But don’t just take my word for it. Years ago, a woman reached out to Cassandra Clare on Tumblr and expressed her concerns, as the survivor of an abusive relationship, about Clary and Jace’s relationship and its implications for young women. She elaborated on the same issues I did above, with the real knowledge of its potential impact on those in abusive relationships. Clare’s response? Teenage girls aren’t stupid. And yet, as a 19 year old girl who was once obsessed with these books, I think I can speak with authority when I say yeah, teenage girls are kind of stupid. No, they’re not so dumb that they can’t recognize problematic material; but they are impressionable, and that cannot be denied. The media we consume affects us deeply. It sends us messages about the world, whether that’s a good thing or a bad thing, and it can affect our moral and intellectual development. Clare’s denial of this is an attempt to prove that she is not complicit in the problems she has created with her novels, and it is disheartening.
I could speak at length about more of the issues within her novels – the use of LGBT+ characters as tokens, the veiled plagiarism she continues to exhibit, the fact that she writes the same novel over and over again simply with different characters in a different time period in a different place, how poor the writing and worldbuilding really is, the manic pixie dream girl problem, etc. The list goes on and on. But my problem with Clare really stems from personal issues, and has informed my continued dislike of her despite having left these novels in the past.
When I was a freshman in high school, probably around 15, I expressed the same concerns as above on Tumblr. I was very vocal about my dislike of her books, as were my friends, and we knew people didn’t like us speaking out about it. But it was an important discussion to spark, and we had enough people in our corner that with all the confidence that young girls think they have, we continued to express our opinions. Did we go about it in the right way? Probably not. We could have articulated ourselves better, backed up our claims, and made our arguments less emotional. But would I do it again? Um, obviously. Here I am. But when Cassandra Clare seemed to plagiarize from one of my favorite series, I took it personally. I reached out to her with my concerns in a polite manner, and got an unnecessarily rude response.
She brushed aside my point and told me she would be contacting the author of the series my friends and I were trying to defend. She was obviously upset that I had brought up plagiarism, despite my never actually uttering that word – I merely hoped to bring her attention to a problem. And maybe it wasn’t a problem. Maybe I had perceived one that did not really exist, looking for an excuse to call her out. Yet she seemed to have a greater knowledge of my friends and I, and clearly showed that she knew how much we didn’t like her books, how vocal we were about that, and it upset her. I freaked out immediately, scared she was monitoring me and those I cared about, and we all changed our URLS, some even deleted their blogs entirely out of fear. As a minor aware of those stories about lawyers, honestly, it scared me. I immediately contacted the other author (who had no part in this interaction and was being brought in unfairly) and begged her for forgiveness and a chance to explain, and she was gracious enough to listen to my friends and I and to understand our role. From that point forward, I shut up. I acted out reflexively at first, but after a week, I was quiet about what had really happened. I just let my hatred fester, and expressed my disappointment with the books themselves, but I was quiet about my actual interaction with Clare. I’m done being quiet.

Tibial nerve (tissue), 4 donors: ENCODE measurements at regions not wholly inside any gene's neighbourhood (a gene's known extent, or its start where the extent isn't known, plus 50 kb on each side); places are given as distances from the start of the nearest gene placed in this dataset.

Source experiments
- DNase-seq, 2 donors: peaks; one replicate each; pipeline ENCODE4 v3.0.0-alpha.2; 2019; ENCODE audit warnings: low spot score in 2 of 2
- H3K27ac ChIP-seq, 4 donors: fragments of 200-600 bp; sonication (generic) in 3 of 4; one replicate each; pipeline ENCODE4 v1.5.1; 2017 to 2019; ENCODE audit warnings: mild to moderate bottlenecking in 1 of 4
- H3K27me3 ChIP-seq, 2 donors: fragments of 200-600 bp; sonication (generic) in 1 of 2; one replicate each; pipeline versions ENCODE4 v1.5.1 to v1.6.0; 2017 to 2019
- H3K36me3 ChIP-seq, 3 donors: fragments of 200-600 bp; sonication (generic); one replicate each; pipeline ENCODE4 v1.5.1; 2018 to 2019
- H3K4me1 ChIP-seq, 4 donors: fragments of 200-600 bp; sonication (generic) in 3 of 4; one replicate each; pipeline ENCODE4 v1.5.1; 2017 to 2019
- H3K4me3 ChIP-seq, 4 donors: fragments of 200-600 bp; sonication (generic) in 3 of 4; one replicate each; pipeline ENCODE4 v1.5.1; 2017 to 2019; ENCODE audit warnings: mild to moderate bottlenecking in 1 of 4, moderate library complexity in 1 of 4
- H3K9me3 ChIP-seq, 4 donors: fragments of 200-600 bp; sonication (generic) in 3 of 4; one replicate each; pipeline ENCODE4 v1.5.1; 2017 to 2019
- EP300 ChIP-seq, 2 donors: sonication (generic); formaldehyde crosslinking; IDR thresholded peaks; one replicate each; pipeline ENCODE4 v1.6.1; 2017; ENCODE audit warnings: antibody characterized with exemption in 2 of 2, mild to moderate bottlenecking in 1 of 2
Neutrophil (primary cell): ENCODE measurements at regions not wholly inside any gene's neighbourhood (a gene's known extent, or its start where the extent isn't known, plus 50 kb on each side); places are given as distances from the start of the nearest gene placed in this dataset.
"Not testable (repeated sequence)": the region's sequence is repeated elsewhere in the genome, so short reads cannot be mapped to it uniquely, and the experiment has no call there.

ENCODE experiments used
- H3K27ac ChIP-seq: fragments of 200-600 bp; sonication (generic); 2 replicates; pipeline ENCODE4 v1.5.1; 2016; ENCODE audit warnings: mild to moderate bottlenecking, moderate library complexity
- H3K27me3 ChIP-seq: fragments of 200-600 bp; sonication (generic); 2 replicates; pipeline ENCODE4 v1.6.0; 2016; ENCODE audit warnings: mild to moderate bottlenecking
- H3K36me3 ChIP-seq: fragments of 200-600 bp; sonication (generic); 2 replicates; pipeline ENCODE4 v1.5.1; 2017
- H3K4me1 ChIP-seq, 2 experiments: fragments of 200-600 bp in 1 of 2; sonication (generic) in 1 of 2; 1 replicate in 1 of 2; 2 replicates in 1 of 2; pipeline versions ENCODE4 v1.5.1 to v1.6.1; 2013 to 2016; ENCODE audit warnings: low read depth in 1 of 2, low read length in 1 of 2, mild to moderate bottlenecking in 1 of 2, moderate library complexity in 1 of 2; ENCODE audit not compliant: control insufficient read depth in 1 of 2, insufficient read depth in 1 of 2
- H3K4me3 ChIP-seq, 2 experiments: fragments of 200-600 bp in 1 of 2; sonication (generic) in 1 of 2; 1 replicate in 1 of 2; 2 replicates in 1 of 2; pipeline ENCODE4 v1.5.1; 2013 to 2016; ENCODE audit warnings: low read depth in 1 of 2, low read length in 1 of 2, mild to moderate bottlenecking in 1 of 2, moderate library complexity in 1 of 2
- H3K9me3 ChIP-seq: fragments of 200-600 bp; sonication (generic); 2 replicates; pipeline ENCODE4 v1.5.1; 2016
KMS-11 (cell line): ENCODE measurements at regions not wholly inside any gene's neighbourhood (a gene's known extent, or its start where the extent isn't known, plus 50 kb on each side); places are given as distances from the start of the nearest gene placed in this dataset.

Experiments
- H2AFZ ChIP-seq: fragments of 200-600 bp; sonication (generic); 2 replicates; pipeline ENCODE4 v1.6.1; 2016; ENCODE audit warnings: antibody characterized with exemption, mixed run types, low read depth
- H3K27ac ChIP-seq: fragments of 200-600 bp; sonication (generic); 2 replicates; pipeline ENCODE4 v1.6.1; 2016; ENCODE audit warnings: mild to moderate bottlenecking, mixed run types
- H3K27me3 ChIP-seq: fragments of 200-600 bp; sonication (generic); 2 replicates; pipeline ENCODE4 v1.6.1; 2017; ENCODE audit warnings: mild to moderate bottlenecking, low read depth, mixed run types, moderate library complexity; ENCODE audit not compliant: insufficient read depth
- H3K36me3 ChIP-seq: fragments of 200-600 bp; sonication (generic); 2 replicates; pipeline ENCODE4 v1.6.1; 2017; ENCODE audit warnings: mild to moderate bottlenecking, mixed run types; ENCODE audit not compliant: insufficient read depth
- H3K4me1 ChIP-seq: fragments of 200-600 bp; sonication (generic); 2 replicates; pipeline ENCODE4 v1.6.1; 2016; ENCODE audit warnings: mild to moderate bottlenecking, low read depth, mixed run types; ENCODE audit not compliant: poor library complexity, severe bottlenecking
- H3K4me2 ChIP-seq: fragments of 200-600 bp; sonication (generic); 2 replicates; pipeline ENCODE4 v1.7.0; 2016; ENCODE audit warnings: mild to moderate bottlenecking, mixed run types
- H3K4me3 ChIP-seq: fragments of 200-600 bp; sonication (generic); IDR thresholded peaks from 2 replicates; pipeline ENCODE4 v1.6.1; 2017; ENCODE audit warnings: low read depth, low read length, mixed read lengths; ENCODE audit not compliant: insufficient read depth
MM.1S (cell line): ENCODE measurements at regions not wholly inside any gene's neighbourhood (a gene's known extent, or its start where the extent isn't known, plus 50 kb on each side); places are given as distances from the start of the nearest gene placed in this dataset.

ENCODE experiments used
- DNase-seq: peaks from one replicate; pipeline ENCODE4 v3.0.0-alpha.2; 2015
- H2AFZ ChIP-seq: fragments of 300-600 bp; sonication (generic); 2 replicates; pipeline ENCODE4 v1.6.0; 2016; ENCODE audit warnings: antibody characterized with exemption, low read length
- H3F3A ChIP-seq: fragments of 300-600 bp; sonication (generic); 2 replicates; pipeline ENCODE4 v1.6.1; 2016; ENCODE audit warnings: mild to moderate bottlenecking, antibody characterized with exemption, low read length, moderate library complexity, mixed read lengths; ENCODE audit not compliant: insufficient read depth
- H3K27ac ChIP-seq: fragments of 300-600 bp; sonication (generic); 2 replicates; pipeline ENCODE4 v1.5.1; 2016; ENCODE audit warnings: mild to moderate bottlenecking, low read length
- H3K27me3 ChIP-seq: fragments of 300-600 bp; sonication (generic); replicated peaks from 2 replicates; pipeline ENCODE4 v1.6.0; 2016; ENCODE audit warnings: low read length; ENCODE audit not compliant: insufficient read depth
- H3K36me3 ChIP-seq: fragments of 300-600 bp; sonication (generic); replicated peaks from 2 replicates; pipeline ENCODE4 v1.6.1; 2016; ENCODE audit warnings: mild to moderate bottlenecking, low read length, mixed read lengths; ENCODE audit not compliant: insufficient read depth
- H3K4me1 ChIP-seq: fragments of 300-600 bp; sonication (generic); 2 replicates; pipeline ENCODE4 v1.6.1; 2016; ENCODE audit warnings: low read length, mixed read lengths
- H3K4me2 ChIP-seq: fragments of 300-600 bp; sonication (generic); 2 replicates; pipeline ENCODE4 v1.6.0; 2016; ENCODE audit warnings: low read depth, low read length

I can’t change anyone’s opinions, and I know that. But in an age of social media in which everything that appears to be even slightly problematic gets “cancelled” and torn to shreds immediately, I can’t help but wonder why Cassandra Clare’s books continue to go unscathed. She’s clearly supported dangerous tropes and mentalities, and even acted personally to dispel talk of dislike about her novels through fear tactics. If people are so inclined to “cancel” books, television shows, movies, etc. for one mistake here and there, I urge you to think critically about what Clare’s books have exemplified and whether or not the plethora of issues contained within them make these novels still worth high regard. In my opinion, it’s time to start calling out problems without fear. I understand I may take heat for this, and perhaps it’s been long enough that I should leave this completely behind, but seeing these books flourish only makes me want to pull my hair out every time I step into a bookstore. If you’d like to disagree with me, feel free. But just as I cannot change others’ minds, others cannot change mine on this subject. For further reading on some of the problems I have mentioned, please see the links below.